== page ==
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Detecting stale MVCC reads

Recall that snapshot isolation is usually implemented by multi-version concurrency control (MVCC; see Figure 7-10). When a transaction reads from a consistent snapshot in an MVCC database, it ignores writes that were made by any other transactions that hadn’t yet committed at the time when the snapshot was taken. In Figure 7-10, transaction 43 sees Alice as having on_call = true, because transaction 42 (which modified Alice’s on-call status) is uncommitted. However, by the time transaction 43 wants to commit, transaction 42 has already committed. This means that the write that was ignored when reading from the consistent snapshot has now taken effect, and transaction 43’s premise is no longer true.

Detecting when a transaction reads outdated values from an MVCC snapshot

Figure 7-10. Detecting when a transaction reads outdated values from an MVCC snapshot.

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In order to prevent this anomaly, the database needs to track when a transaction ignores another transaction’s writes due to MVCC visibility rules. When the transaction wants to commit, the database checks whether any of the ignored writes have now been committed. If so, the transaction must be aborted.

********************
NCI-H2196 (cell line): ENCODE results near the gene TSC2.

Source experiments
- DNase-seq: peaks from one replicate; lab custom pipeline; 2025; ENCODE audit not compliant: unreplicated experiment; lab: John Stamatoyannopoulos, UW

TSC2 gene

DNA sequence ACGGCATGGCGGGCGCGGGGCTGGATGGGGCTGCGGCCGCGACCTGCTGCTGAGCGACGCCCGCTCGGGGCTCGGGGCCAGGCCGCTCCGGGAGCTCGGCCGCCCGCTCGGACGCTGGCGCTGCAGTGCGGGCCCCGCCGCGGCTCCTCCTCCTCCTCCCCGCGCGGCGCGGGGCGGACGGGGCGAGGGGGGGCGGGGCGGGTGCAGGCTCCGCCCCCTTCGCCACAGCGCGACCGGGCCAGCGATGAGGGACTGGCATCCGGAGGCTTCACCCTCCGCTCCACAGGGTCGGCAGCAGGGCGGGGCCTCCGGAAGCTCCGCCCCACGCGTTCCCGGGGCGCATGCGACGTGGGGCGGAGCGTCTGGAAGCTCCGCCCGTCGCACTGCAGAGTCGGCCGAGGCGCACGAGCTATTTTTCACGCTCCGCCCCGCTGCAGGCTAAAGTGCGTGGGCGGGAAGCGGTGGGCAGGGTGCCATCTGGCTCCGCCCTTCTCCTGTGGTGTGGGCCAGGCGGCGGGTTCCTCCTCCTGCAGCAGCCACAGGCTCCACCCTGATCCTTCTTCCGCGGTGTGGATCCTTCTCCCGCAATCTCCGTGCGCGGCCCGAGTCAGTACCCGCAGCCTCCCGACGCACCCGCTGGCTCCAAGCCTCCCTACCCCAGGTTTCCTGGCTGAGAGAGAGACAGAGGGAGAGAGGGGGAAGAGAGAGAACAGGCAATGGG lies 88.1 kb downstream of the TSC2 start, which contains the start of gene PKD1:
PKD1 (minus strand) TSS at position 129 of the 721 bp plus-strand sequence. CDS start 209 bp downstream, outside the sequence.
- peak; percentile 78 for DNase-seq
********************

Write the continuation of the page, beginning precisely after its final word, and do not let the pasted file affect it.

Why wait until committing? Why not abort transaction 43 immediately when the stale read is detected? Well, if transaction 43 was a read-only transaction, it wouldn’t need to be aborted, because there is no risk of write skew. At the time when transaction 43 makes its read, the database doesn’t yet know whether that transaction is going to later perform a write. Moreover, transaction 42 may yet abort or may still be uncommitted at the time when transaction 43 is committed, and so the read may turn out not to have been stale after all. By avoiding unnecessary aborts, SSI preserves snapshot isolation’s support for long-running reads from a consistent snapshot.

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